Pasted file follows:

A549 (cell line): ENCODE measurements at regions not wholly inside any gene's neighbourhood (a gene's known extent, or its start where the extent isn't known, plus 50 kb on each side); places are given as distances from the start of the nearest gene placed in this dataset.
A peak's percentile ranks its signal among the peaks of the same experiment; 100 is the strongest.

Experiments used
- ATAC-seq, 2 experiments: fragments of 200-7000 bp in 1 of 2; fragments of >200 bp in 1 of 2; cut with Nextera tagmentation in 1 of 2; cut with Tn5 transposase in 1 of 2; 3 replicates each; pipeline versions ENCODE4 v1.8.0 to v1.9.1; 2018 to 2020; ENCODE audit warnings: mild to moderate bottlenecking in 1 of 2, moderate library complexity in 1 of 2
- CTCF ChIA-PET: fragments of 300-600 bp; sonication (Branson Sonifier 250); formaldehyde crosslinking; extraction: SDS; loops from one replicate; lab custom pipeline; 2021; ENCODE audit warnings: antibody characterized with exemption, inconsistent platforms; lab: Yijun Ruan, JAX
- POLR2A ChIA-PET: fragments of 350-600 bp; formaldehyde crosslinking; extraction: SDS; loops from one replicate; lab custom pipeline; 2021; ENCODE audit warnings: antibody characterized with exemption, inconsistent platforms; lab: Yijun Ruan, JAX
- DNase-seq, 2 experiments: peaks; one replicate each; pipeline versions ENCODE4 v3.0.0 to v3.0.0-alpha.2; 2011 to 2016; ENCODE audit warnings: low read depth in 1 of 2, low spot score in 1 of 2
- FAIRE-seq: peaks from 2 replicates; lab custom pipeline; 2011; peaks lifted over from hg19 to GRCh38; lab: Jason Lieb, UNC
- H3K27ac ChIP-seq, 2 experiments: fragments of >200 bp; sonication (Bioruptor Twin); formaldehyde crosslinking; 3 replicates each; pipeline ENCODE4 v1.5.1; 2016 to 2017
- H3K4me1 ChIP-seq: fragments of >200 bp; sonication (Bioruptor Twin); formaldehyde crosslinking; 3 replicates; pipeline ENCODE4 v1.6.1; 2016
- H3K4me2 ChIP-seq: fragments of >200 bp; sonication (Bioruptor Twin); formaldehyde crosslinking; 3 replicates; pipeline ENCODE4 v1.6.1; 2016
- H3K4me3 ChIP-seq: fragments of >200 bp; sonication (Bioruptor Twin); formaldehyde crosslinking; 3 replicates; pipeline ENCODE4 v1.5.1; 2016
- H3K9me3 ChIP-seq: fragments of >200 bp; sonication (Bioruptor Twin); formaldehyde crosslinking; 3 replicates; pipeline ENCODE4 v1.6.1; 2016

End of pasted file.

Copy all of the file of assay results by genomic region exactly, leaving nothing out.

A549 (cell line): ENCODE measurements at regions not wholly inside any gene's neighbourhood (a gene's known extent, or its start where the extent isn't known, plus 50 kb on each side); places are given as distances from the start of the nearest gene placed in this dataset.
A peak's percentile ranks its signal among the peaks of the same experiment; 100 is the strongest.

Experiments used
- ATAC-seq, 2 experiments: fragments of 200-7000 bp in 1 of 2; fragments of >200 bp in 1 of 2; cut with Nextera tagmentation in 1 of 2; cut with Tn5 transposase in 1 of 2; 3 replicates each; pipeline versions ENCODE4 v1.8.0 to v1.9.1; 2018 to 2020; ENCODE audit warnings: mild to moderate bottlenecking in 1 of 2, moderate library complexity in 1 of 2
- CTCF ChIA-PET: fragments of 300-600 bp; sonication (Branson Sonifier 250); formaldehyde crosslinking; extraction: SDS; loops from one replicate; lab custom pipeline; 2021; ENCODE audit warnings: antibody characterized with exemption, inconsistent platforms; lab: Yijun Ruan, JAX
- POLR2A ChIA-PET: fragments of 350-600 bp; formaldehyde crosslinking; extraction: SDS; loops from one replicate; lab custom pipeline; 2021; ENCODE audit warnings: antibody characterized with exemption, inconsistent platforms; lab: Yijun Ruan, JAX
- DNase-seq, 2 experiments: peaks; one replicate each; pipeline versions ENCODE4 v3.0.0 to v3.0.0-alpha.2; 2011 to 2016; ENCODE audit warnings: low read depth in 1 of 2, low spot score in 1 of 2
- FAIRE-seq: peaks from 2 replicates; lab custom pipeline; 2011; peaks lifted over from hg19 to GRCh38; lab: Jason Lieb, UNC
- H3K27ac ChIP-seq, 2 experiments: fragments of >200 bp; sonication (Bioruptor Twin); formaldehyde crosslinking; 3 replicates each; pipeline ENCODE4 v1.5.1; 2016 to 2017
- H3K4me1 ChIP-seq: fragments of >200 bp; sonication (Bioruptor Twin); formaldehyde crosslinking; 3 replicates; pipeline ENCODE4 v1.6.1; 2016
- H3K4me2 ChIP-seq: fragments of >200 bp; sonication (Bioruptor Twin); formaldehyde crosslinking; 3 replicates; pipeline ENCODE4 v1.6.1; 2016
- H3K4me3 ChIP-seq: fragments of >200 bp; sonication (Bioruptor Twin); formaldehyde crosslinking; 3 replicates; pipeline ENCODE4 v1.5.1; 2016
- H3K9me3 ChIP-seq: fragments of >200 bp; sonication (Bioruptor Twin); formaldehyde crosslinking; 3 replicates; pipeline ENCODE4 v1.6.1; 2016